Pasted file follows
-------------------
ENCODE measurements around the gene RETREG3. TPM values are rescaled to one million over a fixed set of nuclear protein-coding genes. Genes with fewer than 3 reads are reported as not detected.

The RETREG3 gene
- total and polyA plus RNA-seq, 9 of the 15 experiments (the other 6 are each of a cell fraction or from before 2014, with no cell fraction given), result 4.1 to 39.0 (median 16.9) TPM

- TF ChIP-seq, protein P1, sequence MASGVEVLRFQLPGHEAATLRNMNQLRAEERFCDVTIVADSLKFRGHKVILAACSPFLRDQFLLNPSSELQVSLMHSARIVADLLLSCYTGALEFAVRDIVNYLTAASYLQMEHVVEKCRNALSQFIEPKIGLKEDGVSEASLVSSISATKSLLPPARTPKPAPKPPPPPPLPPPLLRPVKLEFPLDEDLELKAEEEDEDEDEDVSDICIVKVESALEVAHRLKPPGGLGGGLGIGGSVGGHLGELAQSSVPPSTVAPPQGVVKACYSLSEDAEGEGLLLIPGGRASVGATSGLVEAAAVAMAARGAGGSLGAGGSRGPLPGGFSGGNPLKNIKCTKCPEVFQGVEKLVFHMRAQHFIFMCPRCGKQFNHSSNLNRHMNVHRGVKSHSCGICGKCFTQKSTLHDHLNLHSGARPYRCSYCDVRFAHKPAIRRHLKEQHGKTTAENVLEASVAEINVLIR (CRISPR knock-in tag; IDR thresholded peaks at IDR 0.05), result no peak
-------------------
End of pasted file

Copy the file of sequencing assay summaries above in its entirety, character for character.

ENCODE measurements around the gene RETREG3. TPM values are rescaled to one million over a fixed set of nuclear protein-coding genes. Genes with fewer than 3 reads are reported as not detected.

The RETREG3 gene
- total and polyA plus RNA-seq, 9 of the 15 experiments (the other 6 are each of a cell fraction or from before 2014, with no cell fraction given), result 4.1 to 39.0 (median 16.9) TPM

- TF ChIP-seq, protein P1, sequence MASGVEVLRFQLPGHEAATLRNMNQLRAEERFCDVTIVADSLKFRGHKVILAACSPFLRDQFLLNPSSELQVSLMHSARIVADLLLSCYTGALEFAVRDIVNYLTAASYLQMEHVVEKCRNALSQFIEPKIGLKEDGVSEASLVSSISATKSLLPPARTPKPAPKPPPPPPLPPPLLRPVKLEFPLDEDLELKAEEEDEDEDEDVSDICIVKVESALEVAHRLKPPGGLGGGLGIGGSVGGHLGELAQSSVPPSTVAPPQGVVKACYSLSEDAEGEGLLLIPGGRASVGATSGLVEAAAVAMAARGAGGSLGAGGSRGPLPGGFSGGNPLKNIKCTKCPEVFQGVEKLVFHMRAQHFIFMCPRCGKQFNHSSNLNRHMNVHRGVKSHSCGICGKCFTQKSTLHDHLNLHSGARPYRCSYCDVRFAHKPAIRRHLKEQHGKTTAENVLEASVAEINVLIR (CRISPR knock-in tag; IDR thresholded peaks at IDR 0.05), result no peak